Habitat utilization by coral reef fish: implications for specialists vs. generalists in a changing environment


*Correspondence author. E-mail: shaun.wilson@ncl.ac.uk


  • 1The impact of environmental disturbance and habitat loss on associated species is expected to be dependent on a species’ level of specialization. We examined habitat use and specialization of coral reef fish from the diverse and ecologically important family Pomacentridae, and determined which species are susceptible to declines in coral cover due to disturbance induced by crown-of-thorns seastar (COTS, Acanthaster planci L.).
  • 2A high proportion of pomacentrid species live in association with live coral as adults (40%) or juveniles (53%). Adults of many species had strong affiliations with branching corals, while juveniles favoured plating growth forms, reflecting the sizes of refuge provided by coral types.
  • 3Juveniles of species that associated with coral had narrower niche breadths than adult conspecifics, due to associations with specific coral types. The especially high coral association and narrower niche breadth of juveniles suggest that the presence of live coral is crucial for many species during early life history, and that disturbance-induced coral loss may have serious flow-on effects on adult abundance.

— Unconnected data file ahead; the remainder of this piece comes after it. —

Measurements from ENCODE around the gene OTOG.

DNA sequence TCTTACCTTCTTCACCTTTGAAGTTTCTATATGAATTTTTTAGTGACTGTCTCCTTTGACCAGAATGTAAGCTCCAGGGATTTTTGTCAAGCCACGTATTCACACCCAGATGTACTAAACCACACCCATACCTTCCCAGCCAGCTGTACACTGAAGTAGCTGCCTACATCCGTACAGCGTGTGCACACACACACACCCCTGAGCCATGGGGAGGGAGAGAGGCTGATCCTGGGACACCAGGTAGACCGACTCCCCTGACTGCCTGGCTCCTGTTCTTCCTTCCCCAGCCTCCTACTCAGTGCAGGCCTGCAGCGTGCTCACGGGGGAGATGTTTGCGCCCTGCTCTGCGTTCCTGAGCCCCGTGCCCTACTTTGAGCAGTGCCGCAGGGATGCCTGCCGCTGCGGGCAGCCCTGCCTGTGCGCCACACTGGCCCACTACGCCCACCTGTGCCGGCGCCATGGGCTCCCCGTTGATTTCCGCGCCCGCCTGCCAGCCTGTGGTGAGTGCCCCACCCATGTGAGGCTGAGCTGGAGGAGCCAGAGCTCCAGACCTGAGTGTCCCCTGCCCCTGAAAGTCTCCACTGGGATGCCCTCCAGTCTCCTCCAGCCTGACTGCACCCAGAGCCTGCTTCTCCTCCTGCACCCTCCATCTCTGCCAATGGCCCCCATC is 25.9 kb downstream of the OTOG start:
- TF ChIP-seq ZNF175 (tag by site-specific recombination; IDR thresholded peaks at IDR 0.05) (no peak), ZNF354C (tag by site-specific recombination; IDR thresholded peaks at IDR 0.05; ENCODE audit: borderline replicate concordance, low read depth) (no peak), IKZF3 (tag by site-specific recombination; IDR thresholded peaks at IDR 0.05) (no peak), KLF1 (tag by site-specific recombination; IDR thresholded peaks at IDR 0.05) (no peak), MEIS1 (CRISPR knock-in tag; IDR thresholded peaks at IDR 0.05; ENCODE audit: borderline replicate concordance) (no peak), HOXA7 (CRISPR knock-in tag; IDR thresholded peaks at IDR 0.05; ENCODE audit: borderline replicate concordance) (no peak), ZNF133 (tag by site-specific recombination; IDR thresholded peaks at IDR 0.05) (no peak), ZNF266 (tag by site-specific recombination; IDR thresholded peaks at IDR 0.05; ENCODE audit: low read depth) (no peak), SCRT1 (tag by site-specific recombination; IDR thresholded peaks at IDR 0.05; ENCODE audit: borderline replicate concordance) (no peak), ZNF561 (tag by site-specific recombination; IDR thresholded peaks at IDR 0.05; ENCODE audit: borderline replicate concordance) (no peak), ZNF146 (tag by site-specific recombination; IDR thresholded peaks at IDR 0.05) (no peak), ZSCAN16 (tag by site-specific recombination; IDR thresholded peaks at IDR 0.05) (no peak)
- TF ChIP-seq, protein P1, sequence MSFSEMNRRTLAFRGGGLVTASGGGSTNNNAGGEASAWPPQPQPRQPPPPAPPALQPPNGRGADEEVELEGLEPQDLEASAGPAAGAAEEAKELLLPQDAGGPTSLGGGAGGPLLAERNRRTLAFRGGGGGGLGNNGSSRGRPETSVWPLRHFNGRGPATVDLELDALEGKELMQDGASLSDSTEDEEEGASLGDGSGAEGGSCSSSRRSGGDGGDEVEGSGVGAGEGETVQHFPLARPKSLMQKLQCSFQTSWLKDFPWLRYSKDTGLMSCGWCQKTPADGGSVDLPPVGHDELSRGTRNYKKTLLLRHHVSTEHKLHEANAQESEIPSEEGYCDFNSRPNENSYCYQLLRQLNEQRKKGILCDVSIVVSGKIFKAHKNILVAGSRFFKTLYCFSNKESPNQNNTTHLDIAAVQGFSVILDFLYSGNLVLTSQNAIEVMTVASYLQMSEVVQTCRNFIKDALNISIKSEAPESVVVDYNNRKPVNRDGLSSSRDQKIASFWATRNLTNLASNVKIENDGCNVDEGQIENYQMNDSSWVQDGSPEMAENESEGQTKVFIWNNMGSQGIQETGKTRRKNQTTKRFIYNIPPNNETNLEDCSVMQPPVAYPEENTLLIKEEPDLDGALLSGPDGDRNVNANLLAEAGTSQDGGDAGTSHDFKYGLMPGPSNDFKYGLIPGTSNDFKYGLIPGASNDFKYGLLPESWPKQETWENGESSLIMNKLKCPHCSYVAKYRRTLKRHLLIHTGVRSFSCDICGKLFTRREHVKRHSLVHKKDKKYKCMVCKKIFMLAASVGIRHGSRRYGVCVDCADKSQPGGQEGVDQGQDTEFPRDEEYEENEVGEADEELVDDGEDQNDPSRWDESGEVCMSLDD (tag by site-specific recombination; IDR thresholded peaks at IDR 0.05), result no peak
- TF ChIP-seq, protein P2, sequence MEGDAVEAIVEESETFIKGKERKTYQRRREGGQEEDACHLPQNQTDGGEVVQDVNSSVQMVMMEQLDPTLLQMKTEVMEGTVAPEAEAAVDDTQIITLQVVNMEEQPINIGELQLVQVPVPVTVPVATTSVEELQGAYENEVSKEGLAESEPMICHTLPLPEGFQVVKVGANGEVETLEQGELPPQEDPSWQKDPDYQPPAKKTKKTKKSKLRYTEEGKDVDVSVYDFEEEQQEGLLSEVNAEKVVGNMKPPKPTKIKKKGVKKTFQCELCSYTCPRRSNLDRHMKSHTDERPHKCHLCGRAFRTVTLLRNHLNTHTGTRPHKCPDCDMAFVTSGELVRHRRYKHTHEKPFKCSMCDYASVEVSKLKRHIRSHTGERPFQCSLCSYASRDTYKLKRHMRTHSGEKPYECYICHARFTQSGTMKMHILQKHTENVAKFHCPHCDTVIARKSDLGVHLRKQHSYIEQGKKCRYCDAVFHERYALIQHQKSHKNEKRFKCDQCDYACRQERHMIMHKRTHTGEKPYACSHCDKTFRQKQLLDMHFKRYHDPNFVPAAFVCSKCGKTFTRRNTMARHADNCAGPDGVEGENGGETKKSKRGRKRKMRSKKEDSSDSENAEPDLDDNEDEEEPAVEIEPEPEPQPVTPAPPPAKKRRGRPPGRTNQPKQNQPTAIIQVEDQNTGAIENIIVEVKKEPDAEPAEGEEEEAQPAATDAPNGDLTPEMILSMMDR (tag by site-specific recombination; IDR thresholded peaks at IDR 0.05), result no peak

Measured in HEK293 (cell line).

• 4Microhabitat availability was a poor predictor of fish species abundance. Significant correlations between coverage of coral types and abundance of five adults and two juvenile species were detected; however, these relationships explained <35% and <10% of the variation in abundance of adult and juvenile species, respectively.
  • 5Niche breadth explained 74% of the variation in species’ mean response to coral decline and it is clear that disturbance has a greater impact on resource specialists, suggesting that increasing frequency and intensity of coral loss will cause reef fish communities to become dominated by habitat generalists at the expense of coral-dwelling specialists.